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Watchdog group tries new tactic in bidding fight

Watchdog group tries new tactic in bidding fight CRE: What's method behind CMS's madness?

WASHINGTON - Industry stakeholders aren't the only group still trying to put a halt to the competitive bidding program.

Watchdog group The Center for Regulatory Effectiveness (CRE) on Dec. 19 filed the first of several Freedom of Information Act (FOIA) requests seeking information about the methodology behind the bidding program. Although CMS has discretion over the design of the program, the law requires the agency to use a commonly accepted auction method—something it hasn't done, says Bruce Levinson, senior vice president of regulatory intervention for the CRE.

“The idea is not that you can't do competitive bidding, but that it has to be done right,” he said. “As a result of the poor model, the (pricing) data that is coming out is not reliable or accurate, and does not reflect a competitive price.”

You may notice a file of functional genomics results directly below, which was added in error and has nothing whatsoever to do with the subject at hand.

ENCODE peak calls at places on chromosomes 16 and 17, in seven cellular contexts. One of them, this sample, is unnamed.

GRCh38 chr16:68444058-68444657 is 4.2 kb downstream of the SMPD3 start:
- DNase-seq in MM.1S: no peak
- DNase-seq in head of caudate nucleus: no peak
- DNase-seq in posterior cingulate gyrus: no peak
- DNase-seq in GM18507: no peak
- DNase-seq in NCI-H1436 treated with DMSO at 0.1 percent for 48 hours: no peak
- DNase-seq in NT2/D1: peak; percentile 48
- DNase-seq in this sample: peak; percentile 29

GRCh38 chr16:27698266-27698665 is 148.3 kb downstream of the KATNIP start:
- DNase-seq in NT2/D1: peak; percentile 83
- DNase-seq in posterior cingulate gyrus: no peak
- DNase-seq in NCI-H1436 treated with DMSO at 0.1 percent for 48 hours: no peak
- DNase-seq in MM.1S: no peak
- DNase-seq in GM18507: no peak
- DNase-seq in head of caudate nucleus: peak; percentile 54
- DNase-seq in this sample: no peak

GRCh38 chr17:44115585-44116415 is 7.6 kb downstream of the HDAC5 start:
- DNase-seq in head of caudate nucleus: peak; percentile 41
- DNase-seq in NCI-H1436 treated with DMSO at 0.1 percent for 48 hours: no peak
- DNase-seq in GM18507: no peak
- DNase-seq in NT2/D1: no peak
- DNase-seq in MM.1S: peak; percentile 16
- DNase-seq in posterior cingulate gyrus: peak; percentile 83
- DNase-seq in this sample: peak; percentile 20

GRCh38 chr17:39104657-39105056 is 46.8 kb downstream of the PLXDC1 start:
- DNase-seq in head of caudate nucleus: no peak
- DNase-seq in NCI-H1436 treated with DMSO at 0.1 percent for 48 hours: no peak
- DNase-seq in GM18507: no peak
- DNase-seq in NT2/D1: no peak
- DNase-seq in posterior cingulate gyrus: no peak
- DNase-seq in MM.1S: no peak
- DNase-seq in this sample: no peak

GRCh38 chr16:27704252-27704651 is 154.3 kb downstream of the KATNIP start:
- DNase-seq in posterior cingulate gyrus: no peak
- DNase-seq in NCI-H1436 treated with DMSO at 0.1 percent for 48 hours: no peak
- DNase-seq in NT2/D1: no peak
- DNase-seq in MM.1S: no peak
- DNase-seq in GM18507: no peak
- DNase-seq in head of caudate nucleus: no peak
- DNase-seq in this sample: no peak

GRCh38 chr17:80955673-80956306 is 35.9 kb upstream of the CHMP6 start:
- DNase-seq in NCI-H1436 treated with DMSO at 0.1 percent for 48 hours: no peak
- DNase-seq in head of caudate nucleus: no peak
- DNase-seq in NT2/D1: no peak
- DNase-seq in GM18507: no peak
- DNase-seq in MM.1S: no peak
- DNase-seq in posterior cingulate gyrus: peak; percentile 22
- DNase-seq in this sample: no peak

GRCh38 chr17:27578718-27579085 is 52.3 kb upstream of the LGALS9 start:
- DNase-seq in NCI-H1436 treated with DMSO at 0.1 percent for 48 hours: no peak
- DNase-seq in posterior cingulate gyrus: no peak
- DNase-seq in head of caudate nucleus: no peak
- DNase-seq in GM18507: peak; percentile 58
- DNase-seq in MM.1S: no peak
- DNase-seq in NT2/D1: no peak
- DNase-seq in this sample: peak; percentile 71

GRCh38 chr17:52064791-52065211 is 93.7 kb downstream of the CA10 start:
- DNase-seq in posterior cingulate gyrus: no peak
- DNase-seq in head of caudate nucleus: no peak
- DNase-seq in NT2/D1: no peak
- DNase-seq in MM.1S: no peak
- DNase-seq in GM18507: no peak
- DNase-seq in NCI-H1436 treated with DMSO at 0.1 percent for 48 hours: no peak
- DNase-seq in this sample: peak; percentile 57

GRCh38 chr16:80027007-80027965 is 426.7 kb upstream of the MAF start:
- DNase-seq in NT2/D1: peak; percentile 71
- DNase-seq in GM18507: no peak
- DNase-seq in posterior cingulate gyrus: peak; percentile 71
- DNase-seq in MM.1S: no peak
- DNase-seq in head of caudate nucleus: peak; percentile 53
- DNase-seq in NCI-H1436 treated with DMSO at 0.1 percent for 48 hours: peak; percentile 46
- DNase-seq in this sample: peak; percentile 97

Previous attempts by various stakeholders seeking bidding program data have been met with resistance by CMS, which has been criticized for its lack of transparency with the program.

Using information gathered from its FOIA requests, the CRE ultimately plans to file a Data Quality Act petition against CMS. The act requires federal agencies to use accepted scientific methods when making regulations.

“Nothing else has worked,” said Levinson. “CMS has not been willing to reform their program or modify their methodology.”

CMS had 60 days to respond to the request.


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